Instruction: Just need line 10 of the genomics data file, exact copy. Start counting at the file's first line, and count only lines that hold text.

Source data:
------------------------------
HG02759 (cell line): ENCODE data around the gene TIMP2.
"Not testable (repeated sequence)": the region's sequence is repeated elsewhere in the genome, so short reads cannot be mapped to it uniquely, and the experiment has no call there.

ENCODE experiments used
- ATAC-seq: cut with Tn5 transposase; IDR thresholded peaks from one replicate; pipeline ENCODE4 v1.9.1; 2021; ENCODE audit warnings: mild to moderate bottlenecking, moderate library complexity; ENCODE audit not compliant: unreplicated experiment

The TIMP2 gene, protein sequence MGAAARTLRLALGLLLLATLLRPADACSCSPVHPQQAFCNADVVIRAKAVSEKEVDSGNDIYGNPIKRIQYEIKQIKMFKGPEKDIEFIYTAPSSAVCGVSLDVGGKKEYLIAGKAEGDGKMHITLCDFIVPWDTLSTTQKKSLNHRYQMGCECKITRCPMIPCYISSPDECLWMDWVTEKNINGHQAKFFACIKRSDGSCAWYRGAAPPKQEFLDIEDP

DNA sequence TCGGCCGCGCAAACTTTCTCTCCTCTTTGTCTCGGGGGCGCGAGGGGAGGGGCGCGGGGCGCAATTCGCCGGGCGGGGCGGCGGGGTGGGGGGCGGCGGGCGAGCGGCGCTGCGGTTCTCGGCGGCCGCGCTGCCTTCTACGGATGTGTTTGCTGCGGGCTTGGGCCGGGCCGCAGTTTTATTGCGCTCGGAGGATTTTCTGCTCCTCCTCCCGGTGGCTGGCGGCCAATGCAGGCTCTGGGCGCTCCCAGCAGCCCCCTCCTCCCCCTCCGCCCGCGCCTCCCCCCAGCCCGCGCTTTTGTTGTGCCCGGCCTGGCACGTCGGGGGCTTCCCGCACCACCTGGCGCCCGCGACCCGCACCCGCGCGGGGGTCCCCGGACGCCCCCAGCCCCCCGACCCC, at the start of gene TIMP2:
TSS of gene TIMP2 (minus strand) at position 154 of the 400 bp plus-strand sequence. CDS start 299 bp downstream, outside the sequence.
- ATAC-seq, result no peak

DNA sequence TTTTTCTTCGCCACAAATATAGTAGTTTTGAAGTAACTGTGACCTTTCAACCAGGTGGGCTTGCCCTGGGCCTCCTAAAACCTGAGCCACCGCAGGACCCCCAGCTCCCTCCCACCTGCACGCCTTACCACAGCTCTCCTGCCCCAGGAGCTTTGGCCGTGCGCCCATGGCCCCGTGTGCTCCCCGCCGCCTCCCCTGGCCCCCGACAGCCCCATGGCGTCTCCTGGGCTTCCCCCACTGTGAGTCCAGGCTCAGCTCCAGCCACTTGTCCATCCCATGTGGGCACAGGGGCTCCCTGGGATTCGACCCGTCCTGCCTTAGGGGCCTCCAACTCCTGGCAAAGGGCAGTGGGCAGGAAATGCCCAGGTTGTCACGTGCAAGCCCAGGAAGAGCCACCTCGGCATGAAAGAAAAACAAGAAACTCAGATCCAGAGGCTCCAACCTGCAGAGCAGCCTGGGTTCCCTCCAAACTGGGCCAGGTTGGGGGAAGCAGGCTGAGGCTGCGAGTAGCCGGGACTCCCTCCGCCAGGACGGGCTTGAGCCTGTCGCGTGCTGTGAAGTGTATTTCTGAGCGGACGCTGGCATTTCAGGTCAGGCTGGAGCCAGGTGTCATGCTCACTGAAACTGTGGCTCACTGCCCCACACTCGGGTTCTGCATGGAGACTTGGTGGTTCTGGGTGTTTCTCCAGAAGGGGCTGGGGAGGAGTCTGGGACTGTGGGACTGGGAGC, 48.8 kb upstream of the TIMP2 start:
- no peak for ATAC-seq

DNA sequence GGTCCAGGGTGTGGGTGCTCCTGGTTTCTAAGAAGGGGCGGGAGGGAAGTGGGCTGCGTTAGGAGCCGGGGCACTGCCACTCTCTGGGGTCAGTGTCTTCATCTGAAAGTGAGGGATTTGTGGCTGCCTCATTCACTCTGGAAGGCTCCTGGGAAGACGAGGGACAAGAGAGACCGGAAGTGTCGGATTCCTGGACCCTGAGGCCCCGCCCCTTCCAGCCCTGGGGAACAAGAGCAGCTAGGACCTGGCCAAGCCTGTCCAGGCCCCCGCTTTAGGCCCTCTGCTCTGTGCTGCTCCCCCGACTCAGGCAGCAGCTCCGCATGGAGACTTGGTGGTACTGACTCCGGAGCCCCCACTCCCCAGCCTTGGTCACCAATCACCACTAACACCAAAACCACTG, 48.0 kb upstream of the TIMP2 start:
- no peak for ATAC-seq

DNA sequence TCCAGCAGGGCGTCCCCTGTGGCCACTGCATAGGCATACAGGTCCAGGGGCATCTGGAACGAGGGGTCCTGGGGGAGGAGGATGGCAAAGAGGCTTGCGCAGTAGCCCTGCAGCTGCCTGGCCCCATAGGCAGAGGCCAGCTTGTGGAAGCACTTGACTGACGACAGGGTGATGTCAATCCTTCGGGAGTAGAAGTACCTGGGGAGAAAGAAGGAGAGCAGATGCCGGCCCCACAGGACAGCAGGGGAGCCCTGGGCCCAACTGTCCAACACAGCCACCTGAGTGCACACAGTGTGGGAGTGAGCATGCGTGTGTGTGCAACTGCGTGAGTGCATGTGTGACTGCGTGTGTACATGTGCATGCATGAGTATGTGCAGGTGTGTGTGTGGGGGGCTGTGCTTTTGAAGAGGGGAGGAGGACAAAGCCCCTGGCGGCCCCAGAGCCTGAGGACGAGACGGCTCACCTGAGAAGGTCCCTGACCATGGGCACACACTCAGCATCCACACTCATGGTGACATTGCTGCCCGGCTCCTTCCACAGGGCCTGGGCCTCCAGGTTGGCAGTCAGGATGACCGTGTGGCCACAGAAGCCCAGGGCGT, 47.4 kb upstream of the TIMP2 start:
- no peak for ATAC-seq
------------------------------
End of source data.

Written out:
- no peak for ATAC-seq